Robert Hampton

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24th March 2012

Means to an End
Posted by at 10.30pm | 1 response | Out and About

Photo of the Signpost at Land's EndI have spent the last few days in wonderful Cornwall, exploring some of the beautiful railway branch lines and the towns and villages they serve. The main reason for visiting was to get some material for my “other” blog, The Station Master, and I will be writing it up there in the coming days and weeks. However, there are other stories to tell which fit better here than over there, so I will write up some stuff here too, beginning with my trip to Land’s End on Thursday afternoon.

I had spent much of the day in St Ives. It’s a lovely place, but on an overcast day out of season there’s not a terribly large amount to do, so I planned a second trip to finish the day off. I had an urge to go to Land’s End, the most westerly point in the UK. I couldn’t come to Cornwall, reach Penzance and then not go the final few miles to Land’s End, could I?

A review of bus timetables confirmed that I could, just about, get to Land’s End and back – although I would only have an hour to spend there before having to get a bus back at 5.30pm. I therefore planned my train journey to get me back to Penzance in time for the 3.05pm departure to Land’s End. The bus turned up at the allotted time and I managed to convince the driver (who wasn’t sure I would be able to use a return ticket) to take my fare.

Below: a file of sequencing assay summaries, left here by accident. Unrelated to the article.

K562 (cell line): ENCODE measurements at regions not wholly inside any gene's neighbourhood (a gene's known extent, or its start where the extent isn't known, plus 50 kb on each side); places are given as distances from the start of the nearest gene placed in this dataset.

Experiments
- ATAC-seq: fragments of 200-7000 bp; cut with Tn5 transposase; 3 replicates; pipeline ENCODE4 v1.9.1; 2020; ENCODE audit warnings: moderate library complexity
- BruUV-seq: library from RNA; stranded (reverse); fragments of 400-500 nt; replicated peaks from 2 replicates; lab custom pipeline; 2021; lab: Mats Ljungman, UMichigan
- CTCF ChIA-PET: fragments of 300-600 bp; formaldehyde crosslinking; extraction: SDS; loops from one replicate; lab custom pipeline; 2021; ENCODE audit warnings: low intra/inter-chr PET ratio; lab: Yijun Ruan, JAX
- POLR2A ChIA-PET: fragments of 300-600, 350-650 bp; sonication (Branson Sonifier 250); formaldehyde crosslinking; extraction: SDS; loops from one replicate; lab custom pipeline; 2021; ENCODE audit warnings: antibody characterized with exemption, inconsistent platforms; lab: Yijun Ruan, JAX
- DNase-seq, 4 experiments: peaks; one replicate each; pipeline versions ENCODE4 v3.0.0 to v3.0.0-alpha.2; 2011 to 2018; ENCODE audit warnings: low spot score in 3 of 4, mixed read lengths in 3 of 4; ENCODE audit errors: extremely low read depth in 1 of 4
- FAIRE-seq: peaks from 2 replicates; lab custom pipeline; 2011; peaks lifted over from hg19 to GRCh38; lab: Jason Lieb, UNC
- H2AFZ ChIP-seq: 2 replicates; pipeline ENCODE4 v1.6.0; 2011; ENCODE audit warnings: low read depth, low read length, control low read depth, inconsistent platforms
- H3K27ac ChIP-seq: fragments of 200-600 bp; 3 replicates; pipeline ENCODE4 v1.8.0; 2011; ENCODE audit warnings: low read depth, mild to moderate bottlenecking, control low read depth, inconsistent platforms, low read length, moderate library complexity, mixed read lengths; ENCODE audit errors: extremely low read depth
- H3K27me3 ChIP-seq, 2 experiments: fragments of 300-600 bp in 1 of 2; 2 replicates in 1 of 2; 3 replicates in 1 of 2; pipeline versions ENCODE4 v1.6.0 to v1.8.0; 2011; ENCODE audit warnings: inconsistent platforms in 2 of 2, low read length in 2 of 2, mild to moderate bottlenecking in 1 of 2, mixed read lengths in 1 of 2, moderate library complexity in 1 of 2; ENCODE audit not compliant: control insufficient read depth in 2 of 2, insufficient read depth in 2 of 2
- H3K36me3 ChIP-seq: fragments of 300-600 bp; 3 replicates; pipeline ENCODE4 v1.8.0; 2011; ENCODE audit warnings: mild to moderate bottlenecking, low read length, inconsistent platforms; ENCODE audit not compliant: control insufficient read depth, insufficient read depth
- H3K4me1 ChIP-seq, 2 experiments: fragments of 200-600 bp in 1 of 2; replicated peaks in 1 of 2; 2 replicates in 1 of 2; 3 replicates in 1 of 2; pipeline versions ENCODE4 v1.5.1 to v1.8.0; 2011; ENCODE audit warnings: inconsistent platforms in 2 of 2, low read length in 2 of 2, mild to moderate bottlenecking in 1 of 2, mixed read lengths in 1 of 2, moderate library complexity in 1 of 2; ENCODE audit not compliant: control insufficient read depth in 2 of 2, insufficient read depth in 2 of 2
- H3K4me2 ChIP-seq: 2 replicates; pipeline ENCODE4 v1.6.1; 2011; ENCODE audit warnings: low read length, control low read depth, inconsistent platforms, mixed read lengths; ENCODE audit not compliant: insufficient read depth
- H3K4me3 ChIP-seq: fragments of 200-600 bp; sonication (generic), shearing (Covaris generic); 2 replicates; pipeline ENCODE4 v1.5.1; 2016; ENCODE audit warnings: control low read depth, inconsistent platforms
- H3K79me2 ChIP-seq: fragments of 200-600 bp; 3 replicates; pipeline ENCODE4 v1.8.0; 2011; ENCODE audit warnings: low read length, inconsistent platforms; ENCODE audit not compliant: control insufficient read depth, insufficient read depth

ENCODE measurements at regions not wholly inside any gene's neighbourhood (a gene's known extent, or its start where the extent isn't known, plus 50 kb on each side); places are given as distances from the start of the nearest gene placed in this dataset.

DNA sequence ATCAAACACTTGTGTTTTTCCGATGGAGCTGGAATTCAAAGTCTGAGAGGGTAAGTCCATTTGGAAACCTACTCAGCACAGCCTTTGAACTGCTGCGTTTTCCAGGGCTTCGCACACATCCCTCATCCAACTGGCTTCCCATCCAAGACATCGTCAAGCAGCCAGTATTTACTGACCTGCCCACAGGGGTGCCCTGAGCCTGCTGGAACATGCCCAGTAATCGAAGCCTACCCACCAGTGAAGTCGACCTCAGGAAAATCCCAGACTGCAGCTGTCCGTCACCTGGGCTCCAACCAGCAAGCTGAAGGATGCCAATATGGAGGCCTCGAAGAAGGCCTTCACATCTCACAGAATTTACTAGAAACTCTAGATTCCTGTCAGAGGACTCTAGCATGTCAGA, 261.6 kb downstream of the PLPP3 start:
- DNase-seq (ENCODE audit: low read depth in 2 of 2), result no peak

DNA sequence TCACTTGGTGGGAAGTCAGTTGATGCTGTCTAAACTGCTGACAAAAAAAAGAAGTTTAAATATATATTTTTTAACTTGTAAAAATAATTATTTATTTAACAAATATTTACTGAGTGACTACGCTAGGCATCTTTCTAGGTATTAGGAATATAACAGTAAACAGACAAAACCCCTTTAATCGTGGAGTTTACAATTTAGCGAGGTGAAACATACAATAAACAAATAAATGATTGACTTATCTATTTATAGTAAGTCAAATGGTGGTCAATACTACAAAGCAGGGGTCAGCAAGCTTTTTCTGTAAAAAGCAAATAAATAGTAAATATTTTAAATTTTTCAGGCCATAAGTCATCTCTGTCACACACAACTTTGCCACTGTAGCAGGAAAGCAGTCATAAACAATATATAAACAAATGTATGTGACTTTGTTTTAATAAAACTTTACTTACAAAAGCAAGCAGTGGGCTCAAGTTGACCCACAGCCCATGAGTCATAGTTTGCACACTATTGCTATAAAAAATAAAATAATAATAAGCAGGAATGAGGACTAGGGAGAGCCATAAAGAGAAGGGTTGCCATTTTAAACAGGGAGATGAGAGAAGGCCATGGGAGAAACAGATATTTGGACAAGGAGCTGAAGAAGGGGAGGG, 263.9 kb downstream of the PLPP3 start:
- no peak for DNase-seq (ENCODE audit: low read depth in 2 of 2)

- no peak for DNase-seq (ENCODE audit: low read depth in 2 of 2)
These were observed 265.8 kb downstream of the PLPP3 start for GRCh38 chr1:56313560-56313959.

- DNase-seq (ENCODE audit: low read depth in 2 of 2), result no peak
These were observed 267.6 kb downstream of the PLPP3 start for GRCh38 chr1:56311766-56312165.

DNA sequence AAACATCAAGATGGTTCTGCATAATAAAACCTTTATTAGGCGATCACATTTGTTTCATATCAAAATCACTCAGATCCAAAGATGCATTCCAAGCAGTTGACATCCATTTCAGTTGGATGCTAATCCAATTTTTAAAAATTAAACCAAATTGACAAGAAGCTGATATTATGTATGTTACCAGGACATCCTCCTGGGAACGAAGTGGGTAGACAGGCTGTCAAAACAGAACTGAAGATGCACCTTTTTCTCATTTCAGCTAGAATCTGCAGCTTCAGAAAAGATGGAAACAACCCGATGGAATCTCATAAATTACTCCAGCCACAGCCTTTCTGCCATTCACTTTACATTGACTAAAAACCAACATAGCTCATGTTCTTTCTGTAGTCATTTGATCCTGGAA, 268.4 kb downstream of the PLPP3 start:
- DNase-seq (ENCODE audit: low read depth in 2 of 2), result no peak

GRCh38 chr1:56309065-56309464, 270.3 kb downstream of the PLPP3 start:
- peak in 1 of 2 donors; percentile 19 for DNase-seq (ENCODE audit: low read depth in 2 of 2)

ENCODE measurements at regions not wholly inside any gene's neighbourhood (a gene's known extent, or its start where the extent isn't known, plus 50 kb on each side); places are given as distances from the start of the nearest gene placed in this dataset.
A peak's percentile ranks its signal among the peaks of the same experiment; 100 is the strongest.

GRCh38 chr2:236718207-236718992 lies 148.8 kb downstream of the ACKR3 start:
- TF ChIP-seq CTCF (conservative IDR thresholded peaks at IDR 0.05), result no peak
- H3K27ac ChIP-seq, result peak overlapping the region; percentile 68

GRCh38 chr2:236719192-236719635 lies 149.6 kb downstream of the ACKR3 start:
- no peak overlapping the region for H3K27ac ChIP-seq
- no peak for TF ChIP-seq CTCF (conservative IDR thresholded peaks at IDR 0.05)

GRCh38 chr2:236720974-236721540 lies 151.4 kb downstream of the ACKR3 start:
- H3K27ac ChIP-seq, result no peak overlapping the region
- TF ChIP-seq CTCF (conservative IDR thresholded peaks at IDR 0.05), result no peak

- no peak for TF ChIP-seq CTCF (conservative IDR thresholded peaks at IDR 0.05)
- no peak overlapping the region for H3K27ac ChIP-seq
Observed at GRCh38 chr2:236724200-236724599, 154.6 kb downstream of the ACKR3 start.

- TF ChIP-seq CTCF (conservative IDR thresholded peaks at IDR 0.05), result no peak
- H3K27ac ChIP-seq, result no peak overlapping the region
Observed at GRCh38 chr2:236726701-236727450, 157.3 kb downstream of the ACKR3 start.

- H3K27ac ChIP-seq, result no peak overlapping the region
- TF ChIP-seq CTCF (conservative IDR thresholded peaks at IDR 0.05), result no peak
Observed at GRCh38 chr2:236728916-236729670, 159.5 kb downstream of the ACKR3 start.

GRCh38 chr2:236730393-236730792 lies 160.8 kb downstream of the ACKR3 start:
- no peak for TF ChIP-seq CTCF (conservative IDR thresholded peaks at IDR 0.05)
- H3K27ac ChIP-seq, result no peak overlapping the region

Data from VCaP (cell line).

Photo of entrance to Land's End Tourist CentreThe timetable for route 501 promised that it was operated by double decker buses offering splendid countryside views, but when the bus turned up the windows were so filthy that it was near-impossible to see out. I chose to sit downstairs – wisely as it turned out, as shortly after departure we pulled up outside the local secondary school and were invaded by kids. They weren’t unpleasant but they were loud. Several of them were trying to outdo each other with boasts about how many illicit cigarettes they’d had. They talked about smoking as if it were a really exciting, super-cool forbidden thing to do – which it is, but there are far more interesting illegal substances to experiment with. Apparently heroin hasn’t made it to the South West yet.